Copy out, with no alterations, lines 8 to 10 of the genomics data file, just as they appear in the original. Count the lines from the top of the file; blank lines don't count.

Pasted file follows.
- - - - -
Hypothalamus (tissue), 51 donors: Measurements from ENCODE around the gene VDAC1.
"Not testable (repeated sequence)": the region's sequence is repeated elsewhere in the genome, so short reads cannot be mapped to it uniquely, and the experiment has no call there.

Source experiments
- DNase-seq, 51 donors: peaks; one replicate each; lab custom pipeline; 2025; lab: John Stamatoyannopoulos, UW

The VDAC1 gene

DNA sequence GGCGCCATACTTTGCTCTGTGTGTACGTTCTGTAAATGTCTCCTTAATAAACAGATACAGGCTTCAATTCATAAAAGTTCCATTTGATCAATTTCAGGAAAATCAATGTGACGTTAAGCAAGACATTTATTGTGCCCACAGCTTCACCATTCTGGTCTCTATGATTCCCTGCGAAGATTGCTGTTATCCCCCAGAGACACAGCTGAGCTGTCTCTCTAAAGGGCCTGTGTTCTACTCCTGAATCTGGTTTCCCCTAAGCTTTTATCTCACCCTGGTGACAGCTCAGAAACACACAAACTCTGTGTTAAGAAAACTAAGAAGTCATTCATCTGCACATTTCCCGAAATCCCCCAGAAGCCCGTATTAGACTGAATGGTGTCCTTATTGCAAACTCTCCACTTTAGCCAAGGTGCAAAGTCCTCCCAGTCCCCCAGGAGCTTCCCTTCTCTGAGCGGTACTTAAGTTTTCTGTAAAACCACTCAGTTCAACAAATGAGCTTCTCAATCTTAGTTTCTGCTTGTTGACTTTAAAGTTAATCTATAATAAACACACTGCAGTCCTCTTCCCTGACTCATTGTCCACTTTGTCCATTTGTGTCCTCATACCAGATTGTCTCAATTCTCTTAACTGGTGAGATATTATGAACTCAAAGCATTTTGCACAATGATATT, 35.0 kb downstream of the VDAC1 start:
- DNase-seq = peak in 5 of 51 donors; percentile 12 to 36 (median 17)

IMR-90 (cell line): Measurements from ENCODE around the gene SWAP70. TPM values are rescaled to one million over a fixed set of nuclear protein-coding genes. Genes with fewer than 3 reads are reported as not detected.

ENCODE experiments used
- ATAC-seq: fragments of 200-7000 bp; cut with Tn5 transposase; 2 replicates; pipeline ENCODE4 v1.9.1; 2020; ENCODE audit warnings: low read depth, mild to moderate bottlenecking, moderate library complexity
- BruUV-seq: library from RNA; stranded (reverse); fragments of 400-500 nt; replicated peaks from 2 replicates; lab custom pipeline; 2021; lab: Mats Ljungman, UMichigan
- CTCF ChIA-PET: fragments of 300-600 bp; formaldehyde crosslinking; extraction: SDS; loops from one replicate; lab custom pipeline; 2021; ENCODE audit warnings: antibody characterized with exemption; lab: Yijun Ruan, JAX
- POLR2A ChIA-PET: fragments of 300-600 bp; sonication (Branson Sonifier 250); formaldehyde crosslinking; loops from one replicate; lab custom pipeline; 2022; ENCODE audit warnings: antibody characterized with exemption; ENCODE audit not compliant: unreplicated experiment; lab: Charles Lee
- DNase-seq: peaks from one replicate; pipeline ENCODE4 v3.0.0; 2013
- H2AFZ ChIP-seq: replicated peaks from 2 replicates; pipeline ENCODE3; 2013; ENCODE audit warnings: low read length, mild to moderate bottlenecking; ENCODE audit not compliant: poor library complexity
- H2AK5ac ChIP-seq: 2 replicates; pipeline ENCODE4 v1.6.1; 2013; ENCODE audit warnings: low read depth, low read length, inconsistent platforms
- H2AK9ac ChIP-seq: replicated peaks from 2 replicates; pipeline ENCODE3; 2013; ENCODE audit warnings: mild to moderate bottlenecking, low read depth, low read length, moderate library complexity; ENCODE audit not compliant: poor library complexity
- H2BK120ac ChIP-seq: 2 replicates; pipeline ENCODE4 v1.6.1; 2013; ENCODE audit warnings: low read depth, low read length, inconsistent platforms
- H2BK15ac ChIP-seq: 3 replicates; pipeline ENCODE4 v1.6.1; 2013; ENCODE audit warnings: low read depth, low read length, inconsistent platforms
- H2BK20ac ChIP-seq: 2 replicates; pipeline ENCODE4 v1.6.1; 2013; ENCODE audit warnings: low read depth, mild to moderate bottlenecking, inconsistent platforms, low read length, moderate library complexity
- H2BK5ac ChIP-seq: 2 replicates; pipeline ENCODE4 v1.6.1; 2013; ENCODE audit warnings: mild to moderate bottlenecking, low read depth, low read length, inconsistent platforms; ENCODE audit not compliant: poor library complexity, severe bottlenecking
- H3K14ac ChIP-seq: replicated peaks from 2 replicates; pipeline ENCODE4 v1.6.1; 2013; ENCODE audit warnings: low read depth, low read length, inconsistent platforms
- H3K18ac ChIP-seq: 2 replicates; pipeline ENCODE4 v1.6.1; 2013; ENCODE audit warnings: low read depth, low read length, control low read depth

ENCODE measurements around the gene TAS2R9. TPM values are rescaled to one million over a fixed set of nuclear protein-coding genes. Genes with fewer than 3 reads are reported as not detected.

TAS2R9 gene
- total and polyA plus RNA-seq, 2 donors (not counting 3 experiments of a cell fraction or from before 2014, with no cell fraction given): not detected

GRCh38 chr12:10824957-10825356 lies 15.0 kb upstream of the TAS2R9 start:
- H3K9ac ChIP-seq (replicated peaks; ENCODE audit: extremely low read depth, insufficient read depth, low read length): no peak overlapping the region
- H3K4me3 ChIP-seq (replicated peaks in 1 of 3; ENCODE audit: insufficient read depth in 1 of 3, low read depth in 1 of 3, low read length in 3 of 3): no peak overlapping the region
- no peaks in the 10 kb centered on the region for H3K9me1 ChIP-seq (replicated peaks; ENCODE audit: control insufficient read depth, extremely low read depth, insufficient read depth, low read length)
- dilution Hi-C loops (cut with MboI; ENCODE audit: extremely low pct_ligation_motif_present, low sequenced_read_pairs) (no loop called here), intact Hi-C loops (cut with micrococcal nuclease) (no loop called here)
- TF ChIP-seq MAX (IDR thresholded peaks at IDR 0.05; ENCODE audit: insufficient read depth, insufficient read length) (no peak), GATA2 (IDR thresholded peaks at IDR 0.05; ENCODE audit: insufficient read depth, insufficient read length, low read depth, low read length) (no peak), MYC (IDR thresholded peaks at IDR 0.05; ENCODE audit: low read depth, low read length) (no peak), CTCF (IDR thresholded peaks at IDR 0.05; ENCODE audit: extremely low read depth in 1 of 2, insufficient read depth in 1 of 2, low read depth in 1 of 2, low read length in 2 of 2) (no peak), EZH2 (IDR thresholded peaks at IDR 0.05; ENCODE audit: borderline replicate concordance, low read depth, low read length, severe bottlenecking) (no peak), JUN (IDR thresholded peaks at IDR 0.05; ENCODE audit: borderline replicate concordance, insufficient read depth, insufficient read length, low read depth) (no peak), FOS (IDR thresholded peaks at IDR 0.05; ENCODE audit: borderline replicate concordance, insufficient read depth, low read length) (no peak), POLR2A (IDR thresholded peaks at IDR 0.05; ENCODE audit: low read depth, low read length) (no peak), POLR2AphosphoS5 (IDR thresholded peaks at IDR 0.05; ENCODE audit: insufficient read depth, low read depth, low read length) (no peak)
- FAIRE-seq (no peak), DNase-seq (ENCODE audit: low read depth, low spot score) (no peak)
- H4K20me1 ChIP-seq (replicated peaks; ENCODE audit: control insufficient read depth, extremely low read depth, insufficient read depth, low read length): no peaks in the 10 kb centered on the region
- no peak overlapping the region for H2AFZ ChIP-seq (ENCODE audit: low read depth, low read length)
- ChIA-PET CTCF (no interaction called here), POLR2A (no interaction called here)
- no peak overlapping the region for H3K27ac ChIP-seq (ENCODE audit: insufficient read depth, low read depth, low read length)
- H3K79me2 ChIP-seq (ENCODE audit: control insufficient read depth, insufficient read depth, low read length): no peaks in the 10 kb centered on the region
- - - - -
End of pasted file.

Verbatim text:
IMR-90 (cell line): Measurements from ENCODE around the gene SWAP70. TPM values are rescaled to one million over a fixed set of nuclear protein-coding genes. Genes with fewer than 3 reads are reported as not detected.

ENCODE experiments used
- ATAC-seq: fragments of 200-7000 bp; cut with Tn5 transposase; 2 replicates; pipeline ENCODE4 v1.9.1; 2020; ENCODE audit warnings: low read depth, mild to moderate bottlenecking, moderate library complexity